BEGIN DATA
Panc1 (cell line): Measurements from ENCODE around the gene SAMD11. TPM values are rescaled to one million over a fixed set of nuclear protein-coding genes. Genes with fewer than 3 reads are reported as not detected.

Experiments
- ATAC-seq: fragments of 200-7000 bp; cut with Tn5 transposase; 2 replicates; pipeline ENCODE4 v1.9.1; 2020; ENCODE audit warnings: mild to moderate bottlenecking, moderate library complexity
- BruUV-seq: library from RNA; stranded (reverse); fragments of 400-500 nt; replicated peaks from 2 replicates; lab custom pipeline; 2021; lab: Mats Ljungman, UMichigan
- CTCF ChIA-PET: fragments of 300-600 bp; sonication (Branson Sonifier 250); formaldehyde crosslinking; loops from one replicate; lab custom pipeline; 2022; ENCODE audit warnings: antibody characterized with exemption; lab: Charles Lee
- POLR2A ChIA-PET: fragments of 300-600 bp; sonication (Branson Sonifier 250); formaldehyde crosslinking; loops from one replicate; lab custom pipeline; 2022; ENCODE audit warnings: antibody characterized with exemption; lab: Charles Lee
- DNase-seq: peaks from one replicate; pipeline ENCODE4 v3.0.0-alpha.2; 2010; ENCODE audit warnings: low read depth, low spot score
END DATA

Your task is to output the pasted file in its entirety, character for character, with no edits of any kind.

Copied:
Panc1 (cell line): Measurements from ENCODE around the gene SAMD11. TPM values are rescaled to one million over a fixed set of nuclear protein-coding genes. Genes with fewer than 3 reads are reported as not detected.

Experiments
- ATAC-seq: fragments of 200-7000 bp; cut with Tn5 transposase; 2 replicates; pipeline ENCODE4 v1.9.1; 2020; ENCODE audit warnings: mild to moderate bottlenecking, moderate library complexity
- BruUV-seq: library from RNA; stranded (reverse); fragments of 400-500 nt; replicated peaks from 2 replicates; lab custom pipeline; 2021; lab: Mats Ljungman, UMichigan
- CTCF ChIA-PET: fragments of 300-600 bp; sonication (Branson Sonifier 250); formaldehyde crosslinking; loops from one replicate; lab custom pipeline; 2022; ENCODE audit warnings: antibody characterized with exemption; lab: Charles Lee
- POLR2A ChIA-PET: fragments of 300-600 bp; sonication (Branson Sonifier 250); formaldehyde crosslinking; loops from one replicate; lab custom pipeline; 2022; ENCODE audit warnings: antibody characterized with exemption; lab: Charles Lee
- DNase-seq: peaks from one replicate; pipeline ENCODE4 v3.0.0-alpha.2; 2010; ENCODE audit warnings: low read depth, low spot score